TABLE 5B______________________________________Interplanar  Observed  Relative Intensitiesd-Spacing (A)        2 × Theta                  I/Io______________________________________*16.447      5.37      10013.352       6.61      110.757       8.21      19.476        9.33      19.085        9.73      1*8.206       10.78     146.686        13.24     1***6.163     14.37     45.504        16.10     1*5.470       16.20     24.917        18.04     1*4.739       18.72     54.377        20.28     14.349        20.42     14.311        20.80     14.239        20.95     24.173        21.29     1**4.092      21.71     9**4.052      21.93     93.965        22.41     6**3.934      22.59     73.834        23.19     1**3.767      23.61     63.668        24.26     13.633        24.50     23.581        24.86     23.421        26.04     13.405        26.16     13.365        26.48     13.328        26.78     13.313        26.90     1**3.277      27.20     93.161        28.22     23.129        28.52     13.079        28.99     43.054        29.24     13.023        96.54     2______________________________________ *diffraction lines identifying a crystal framework topology having pore windows formed by 18 tetrahedral members. **diffraction lines of * plus additional intensity contribution from othe crystalline phase. ***doublet.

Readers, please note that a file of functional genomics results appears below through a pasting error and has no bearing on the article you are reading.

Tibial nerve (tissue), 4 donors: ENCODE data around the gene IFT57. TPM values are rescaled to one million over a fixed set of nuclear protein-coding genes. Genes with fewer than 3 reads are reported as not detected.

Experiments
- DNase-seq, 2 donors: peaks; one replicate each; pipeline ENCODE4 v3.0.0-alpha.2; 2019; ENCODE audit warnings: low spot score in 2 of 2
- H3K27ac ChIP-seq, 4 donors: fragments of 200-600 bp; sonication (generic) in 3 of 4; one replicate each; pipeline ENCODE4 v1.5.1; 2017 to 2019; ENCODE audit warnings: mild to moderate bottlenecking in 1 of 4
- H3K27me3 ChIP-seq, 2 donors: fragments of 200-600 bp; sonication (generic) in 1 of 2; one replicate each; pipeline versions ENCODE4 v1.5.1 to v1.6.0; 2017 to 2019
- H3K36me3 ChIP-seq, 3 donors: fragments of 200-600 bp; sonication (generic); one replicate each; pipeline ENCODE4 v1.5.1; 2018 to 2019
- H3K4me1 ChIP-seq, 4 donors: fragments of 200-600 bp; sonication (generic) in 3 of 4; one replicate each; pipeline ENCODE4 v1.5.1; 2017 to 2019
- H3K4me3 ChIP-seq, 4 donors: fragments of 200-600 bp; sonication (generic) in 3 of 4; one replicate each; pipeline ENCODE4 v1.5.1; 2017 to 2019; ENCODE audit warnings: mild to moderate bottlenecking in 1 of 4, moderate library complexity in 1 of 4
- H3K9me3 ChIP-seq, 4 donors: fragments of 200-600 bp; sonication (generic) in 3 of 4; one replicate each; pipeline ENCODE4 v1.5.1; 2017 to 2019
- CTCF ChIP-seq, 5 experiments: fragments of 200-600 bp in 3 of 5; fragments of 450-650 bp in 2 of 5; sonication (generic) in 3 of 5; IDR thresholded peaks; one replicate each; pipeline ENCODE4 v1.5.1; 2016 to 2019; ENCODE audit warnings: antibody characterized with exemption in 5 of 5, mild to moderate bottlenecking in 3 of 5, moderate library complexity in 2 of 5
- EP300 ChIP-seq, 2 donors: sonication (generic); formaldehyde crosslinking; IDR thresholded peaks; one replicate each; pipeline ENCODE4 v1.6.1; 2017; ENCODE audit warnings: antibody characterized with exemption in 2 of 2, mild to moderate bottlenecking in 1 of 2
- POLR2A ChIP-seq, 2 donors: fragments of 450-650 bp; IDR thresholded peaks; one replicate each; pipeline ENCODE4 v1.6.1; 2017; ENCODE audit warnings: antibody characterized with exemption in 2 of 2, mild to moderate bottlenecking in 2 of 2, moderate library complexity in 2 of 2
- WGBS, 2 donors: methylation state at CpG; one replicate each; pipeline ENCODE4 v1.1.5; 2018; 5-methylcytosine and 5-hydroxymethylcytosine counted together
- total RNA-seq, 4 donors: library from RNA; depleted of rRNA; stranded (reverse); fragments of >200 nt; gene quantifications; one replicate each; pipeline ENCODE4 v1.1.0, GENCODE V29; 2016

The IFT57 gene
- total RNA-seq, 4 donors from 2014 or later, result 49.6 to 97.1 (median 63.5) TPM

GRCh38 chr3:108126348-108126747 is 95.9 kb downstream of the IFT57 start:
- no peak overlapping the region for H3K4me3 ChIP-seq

Note that the X-ray lines of Tables 1A, 1B and 1C remained upon calcination.

EXAMPLE 9

A two-phase synthesis reaction mixture was prepared with the organic phase comprised of 140 g Si(OC2 H5)4 and 840 g 1-hexanol, and the aqueous phase comprised of 322 g H3 PO4 (85%), 196 g Al2 O3, 140 g di-n-propylamine and 840 g of H2 O. The reaction mixture as a whole had a composition approximately 10% Si, 41% P and 49% Al, the percentages atomic. The directing agent was di-n-propylamine. Starting pH was 5.5.

The reaction mixture was treated as in Example 8 except that the time at 150° C. was limited to 20 hours. Ending pH was 7.

The crystalline product was separated from the reaction mixture by filtration, washed with toluene and ether and then dried. A sample of the product was then submitted for X-ray analysis and found to comprise the molecular sieve crystals having pore window formed by 18 tetrahedral members of the present invention.

EXAMPLE 10

Forty-six grams of phosphoric acid (85%) were combined with 132.8 g of a silicic acid solution and 27.5 g of CATAPAL SB alumina hydrate. The silicic acid solution was prepared by continuously agitating a mixture of 41.8 g of tetraethylorthosilicate and 200 ml of water until dissolution occurred. That solution was concentrated to about 75 ml total volume on a rotary evaporator at room temperature and 0.05 mm pressure and subsequently diluted to 132.8 g total weight with water. After mixing the silicic acid solution with phosphoric acid and alumina, 20.3 g of di-n-propylamine was added, and the resulting mixture stirred well. This gel was transferred to a teflon-lined autoclave and heated without stirring at 196°-199° C. for 24 hours.